Engineers from Northwestern University have developed a new method to 3D print powerful lenses in a rapid manner. These lenses could be used to turn your iPhone into a microscope for high quality photos or on-the-spot disease diagnosis.
Researchers from Northwestern University have recently developed a groundbreaking method to produced powerful 3D printed lenses. The team of engineers have spent two years devising the technique, and can now 3D print a high-quality customized lens in just four hours time. The lenses are extremely tiny, measuring just 5mm high and 5mm wide.
These lenses could be used for a vast array of optical applications, such as creating personalized contact lenses to correct poor vision. They could also be used to transform your iPhone into a microscope, allowing you to take detailed images or make on-the-spot disease diagnosis. To prove the concept, the researchers used the 3D printed lenses to photograph intricate things like sunset moth’s wing and a spot on a weevil’s elyta (pictured below).
Moreover, the 3D printed lens production technique could offer significant benefits for faster medical diagnosis, especially in remote areas that are hard to reach or where medical equipment is sparse.
“Up until now, we relied heavily on the time-consuming and costly process of polishing lenses. With 3D printing, now you have the freedom to design and customize a lens quickly,” said Cheng Sun, associate professor of mechanical engineering at Northwestern University.
Northwestern Researchers Develop 3D Printed Lenses with Clear Optics
The 3D printing process developed at Northwestern involves layering the lens material one layer at a time. During the initial trials, this led to an unwanted stepping effect in the curvature of the layer, which ended up distorting the image. And so, the team of engineers set out to improve their concept.
“We realized that the layers on top of each other created surface roughness. The layer thickness is typically 5 microns, while the wavelength of visible light is around 0.5 micron. This creates an optically rough surface,” adds Sun. “That was the bottleneck. The roughness made the lens incapable of clear optics.”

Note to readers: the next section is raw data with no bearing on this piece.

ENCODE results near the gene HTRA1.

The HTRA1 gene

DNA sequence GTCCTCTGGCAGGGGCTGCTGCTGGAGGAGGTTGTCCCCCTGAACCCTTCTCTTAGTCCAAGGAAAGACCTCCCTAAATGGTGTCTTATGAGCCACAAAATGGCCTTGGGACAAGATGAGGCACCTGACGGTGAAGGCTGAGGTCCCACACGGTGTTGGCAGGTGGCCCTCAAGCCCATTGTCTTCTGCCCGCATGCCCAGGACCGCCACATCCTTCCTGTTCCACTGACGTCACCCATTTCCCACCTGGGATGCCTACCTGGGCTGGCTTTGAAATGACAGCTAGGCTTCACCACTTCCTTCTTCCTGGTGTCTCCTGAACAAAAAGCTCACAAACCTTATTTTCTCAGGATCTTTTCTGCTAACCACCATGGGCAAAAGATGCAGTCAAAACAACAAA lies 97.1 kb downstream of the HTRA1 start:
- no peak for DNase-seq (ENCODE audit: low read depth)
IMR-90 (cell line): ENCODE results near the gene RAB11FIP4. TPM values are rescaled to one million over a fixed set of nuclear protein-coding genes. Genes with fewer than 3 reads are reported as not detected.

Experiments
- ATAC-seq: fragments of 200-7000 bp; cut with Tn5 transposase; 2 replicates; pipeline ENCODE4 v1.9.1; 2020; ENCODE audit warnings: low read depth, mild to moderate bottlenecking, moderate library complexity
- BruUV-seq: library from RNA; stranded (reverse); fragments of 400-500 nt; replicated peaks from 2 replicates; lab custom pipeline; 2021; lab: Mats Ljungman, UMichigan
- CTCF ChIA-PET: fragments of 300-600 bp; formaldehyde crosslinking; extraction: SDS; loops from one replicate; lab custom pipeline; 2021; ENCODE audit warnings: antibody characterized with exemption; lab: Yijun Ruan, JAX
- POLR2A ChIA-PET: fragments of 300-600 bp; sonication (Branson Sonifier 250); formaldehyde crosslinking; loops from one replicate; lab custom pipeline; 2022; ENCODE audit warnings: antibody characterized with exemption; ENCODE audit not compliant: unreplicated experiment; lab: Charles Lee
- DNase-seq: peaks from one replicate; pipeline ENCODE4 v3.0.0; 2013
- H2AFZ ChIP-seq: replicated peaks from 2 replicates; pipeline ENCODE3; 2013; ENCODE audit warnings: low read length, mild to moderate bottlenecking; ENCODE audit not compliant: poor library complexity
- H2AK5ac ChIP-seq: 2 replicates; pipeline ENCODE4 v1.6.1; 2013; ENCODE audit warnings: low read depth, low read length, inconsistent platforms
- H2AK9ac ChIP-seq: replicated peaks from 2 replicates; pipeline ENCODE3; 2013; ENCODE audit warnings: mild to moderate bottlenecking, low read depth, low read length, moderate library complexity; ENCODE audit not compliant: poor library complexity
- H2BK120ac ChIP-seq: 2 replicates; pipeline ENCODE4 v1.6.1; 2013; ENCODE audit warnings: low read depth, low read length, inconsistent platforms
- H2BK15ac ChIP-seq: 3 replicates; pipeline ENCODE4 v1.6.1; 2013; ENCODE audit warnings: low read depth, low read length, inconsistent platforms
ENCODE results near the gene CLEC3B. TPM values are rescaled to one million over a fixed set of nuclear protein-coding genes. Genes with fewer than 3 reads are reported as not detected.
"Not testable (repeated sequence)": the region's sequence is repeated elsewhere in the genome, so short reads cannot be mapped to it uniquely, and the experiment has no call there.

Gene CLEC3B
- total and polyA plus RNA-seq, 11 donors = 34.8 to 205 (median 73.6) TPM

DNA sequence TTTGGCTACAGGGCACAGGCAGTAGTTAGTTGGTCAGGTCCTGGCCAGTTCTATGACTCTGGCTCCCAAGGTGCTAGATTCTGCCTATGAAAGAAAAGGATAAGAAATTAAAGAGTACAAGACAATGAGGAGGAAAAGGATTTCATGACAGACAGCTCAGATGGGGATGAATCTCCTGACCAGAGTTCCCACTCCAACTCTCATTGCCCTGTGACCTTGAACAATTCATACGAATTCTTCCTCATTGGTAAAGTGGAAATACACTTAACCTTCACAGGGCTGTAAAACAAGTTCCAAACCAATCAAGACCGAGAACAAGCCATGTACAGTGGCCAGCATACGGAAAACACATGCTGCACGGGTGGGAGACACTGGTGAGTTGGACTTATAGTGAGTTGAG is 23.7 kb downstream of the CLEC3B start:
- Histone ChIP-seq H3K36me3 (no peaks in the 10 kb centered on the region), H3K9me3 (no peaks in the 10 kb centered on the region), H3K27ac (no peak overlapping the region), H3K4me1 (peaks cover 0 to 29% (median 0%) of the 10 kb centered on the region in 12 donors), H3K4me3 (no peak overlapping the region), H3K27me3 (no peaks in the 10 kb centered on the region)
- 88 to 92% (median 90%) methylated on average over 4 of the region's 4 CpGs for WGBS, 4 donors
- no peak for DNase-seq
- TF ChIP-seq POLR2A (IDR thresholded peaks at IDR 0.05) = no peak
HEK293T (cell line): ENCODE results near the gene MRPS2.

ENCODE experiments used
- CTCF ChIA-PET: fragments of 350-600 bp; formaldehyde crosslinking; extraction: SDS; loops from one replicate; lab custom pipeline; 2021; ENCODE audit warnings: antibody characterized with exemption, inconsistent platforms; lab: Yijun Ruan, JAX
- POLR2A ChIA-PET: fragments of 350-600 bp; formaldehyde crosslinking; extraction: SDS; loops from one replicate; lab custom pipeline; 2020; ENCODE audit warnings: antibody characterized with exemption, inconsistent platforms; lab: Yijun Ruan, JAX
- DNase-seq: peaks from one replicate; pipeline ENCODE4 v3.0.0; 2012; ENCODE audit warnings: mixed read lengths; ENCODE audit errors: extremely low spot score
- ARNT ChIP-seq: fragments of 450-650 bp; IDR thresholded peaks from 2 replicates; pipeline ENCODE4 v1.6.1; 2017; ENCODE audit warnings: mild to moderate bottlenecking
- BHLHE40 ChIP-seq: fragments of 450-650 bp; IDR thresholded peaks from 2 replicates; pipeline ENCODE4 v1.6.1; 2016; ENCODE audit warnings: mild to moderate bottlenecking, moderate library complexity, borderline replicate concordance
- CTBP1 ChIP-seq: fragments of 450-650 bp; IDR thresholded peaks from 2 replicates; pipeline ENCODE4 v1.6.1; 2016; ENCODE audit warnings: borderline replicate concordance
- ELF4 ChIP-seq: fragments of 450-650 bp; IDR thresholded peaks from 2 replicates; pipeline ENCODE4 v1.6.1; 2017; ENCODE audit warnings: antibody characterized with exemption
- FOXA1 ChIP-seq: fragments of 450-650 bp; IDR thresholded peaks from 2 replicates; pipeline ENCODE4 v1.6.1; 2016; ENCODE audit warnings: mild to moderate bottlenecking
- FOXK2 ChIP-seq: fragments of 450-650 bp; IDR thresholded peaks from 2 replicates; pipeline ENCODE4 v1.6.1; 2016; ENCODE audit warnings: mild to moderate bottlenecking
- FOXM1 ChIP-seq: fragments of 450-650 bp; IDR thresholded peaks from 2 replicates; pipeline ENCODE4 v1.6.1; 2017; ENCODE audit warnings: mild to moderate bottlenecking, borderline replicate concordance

This issue led the team to develop a technique that would create a smoother surface. This required using a slower 3D printing speed, as well as additional transitional steps. The team ended up using grayscale images to add transitions between steps and then coated the surface with photo-curable resin material.
A similar 3D printed lens has been developed in the past by the German nanotechnology company Nanoscribe. The company uses a high-precision femto-second 3D printer with 150 nanometer precision, but instead of layering, it builds lenses in a point-by-point fashion. According to the Northwestern researchers, Nanoscribe’s 3D printing process takes much longer compared to their own method.
In the near future, the researchers are planning to experiment with creating larger lenses. They also plan to test out how 3D printed lenses can be used with various medical devices, such as an endoscope or optical microscope.
Their research paper, entitled “High-Speed 3D Printing of Millimeter-Size Customized Aspheric Imaging Lenses with Sub 7 nm Surface Roughness”, was recently published in Advanced Materials.
Source: Science Daily